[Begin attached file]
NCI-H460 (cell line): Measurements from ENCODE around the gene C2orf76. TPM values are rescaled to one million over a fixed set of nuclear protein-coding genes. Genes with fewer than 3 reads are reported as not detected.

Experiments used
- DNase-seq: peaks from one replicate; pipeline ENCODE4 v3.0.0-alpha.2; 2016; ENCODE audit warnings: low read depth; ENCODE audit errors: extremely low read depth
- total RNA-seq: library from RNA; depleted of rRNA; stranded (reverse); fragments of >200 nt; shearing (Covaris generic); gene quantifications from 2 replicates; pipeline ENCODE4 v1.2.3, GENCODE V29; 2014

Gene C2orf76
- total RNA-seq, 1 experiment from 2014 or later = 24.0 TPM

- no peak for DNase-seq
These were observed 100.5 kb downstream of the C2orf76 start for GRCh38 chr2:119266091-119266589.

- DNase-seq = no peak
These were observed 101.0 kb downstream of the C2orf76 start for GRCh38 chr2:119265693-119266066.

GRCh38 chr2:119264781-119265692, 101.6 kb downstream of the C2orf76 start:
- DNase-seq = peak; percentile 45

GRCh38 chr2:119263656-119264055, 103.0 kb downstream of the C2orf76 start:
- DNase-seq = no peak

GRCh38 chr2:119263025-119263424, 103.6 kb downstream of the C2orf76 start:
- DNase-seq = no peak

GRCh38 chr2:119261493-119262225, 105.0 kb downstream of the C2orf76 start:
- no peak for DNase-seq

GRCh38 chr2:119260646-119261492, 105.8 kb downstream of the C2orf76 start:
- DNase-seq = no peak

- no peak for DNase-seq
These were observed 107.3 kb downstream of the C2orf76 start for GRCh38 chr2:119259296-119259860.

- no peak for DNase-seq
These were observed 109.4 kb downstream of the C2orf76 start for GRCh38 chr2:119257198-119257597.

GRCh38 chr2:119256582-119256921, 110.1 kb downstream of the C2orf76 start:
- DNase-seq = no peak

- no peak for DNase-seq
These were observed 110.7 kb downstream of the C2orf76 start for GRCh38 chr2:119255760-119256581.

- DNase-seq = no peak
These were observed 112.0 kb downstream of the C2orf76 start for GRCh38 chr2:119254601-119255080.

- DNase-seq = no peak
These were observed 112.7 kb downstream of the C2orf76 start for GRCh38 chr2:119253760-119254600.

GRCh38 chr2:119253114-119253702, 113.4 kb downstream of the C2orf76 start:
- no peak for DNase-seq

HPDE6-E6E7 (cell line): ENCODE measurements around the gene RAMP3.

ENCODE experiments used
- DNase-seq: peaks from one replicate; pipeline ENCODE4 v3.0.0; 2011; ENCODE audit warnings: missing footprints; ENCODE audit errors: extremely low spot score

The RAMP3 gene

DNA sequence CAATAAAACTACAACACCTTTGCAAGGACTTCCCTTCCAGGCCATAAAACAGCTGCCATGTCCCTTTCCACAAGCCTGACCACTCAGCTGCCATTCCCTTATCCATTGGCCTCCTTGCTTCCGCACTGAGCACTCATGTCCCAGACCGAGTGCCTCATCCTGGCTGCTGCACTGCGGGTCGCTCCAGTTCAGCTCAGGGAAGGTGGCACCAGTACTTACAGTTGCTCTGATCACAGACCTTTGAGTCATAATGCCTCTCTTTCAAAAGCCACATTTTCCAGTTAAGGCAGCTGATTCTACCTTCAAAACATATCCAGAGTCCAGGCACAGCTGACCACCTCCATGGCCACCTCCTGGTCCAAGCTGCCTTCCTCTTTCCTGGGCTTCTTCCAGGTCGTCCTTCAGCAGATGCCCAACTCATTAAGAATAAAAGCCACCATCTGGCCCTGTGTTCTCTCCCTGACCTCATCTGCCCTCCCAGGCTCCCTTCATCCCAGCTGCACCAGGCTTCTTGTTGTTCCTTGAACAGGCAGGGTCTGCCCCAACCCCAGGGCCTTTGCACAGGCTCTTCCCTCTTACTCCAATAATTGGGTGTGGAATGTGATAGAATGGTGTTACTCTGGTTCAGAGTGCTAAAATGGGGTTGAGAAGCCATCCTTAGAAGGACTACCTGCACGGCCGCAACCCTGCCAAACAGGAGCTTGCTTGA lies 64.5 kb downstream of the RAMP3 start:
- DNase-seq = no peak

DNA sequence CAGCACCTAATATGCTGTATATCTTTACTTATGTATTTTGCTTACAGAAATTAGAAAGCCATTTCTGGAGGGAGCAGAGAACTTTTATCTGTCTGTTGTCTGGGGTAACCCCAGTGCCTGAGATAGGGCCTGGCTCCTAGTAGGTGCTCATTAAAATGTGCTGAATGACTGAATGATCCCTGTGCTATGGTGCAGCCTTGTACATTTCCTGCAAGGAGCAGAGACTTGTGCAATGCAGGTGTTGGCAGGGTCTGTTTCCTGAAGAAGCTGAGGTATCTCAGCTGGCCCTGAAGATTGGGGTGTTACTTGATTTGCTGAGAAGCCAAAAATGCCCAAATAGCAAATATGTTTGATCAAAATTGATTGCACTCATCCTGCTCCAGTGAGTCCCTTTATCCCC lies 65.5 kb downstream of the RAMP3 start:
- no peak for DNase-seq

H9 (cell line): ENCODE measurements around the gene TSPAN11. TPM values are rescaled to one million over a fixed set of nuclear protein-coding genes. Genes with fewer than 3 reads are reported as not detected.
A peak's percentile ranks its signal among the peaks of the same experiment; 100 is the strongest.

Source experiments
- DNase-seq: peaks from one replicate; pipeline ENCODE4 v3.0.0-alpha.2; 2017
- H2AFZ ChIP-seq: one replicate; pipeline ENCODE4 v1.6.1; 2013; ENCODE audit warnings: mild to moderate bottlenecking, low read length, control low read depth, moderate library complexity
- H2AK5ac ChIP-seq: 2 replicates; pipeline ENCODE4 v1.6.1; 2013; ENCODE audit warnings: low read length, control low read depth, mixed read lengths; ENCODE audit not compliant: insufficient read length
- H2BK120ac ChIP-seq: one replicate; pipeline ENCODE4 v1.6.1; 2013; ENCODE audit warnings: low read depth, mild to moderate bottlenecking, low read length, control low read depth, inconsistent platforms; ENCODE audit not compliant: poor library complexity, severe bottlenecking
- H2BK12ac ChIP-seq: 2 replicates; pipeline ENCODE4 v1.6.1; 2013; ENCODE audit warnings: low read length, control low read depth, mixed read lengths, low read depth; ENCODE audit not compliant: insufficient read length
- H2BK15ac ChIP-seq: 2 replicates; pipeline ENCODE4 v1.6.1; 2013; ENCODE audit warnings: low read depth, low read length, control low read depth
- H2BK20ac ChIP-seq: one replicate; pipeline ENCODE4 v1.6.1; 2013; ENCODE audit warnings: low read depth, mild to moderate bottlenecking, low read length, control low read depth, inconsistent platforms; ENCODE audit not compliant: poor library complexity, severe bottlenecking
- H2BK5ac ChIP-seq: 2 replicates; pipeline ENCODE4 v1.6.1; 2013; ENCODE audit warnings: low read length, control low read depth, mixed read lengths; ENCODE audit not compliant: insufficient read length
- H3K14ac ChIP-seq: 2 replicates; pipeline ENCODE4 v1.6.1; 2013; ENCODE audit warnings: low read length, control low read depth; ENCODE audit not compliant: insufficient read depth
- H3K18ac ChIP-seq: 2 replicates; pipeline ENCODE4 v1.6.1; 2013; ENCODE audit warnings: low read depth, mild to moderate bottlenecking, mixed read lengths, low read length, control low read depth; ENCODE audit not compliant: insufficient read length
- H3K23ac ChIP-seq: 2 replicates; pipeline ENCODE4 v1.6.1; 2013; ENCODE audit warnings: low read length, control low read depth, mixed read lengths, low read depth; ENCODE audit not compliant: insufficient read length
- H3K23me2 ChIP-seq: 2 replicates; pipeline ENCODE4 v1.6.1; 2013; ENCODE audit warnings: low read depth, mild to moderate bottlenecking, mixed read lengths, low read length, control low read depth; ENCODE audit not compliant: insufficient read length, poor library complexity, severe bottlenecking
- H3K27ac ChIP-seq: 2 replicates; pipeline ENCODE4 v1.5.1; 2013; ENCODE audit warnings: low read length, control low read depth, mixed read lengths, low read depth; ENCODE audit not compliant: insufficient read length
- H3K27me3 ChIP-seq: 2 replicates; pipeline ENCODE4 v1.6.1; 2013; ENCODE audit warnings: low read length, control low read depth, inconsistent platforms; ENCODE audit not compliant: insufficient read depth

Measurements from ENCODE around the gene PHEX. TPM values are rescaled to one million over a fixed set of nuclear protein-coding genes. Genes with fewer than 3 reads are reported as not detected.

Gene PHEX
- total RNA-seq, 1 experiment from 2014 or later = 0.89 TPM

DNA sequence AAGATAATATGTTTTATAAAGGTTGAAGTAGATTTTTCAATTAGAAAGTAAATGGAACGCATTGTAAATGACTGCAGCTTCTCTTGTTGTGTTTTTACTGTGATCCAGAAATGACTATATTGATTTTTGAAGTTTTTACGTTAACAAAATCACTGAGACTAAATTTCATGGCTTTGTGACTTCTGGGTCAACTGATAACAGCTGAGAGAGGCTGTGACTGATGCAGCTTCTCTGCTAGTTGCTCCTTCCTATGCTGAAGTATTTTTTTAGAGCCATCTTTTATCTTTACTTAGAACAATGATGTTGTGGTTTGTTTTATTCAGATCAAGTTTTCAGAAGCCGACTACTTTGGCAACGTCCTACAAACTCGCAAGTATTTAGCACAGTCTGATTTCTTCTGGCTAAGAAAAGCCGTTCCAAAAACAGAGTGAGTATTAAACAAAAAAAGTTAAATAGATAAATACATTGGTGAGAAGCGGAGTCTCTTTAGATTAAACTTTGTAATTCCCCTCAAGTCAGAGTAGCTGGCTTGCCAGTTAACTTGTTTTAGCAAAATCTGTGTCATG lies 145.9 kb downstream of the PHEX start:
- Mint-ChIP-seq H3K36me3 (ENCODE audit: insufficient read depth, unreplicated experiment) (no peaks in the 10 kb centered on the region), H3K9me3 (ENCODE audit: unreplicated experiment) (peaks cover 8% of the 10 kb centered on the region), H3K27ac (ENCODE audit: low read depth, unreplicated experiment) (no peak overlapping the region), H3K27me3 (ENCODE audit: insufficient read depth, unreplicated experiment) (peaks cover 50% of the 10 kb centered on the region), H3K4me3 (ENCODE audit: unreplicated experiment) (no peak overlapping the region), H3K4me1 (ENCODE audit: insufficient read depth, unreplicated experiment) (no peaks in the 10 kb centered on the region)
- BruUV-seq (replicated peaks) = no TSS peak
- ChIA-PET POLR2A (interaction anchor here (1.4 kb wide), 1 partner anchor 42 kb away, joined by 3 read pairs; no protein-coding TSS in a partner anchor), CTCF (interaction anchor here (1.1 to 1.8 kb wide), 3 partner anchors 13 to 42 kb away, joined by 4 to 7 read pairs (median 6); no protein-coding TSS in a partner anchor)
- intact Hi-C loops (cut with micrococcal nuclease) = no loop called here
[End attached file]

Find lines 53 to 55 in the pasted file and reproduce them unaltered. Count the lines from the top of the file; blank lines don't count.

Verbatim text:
- H2BK5ac ChIP-seq: 2 replicates; pipeline ENCODE4 v1.6.1; 2013; ENCODE audit warnings: low read length, control low read depth, mixed read lengths; ENCODE audit not compliant: insufficient read length
- H3K14ac ChIP-seq: 2 replicates; pipeline ENCODE4 v1.6.1; 2013; ENCODE audit warnings: low read length, control low read depth; ENCODE audit not compliant: insufficient read depth
- H3K18ac ChIP-seq: 2 replicates; pipeline ENCODE4 v1.6.1; 2013; ENCODE audit warnings: low read depth, mild to moderate bottlenecking, mixed read lengths, low read length, control low read depth; ENCODE audit not compliant: insufficient read length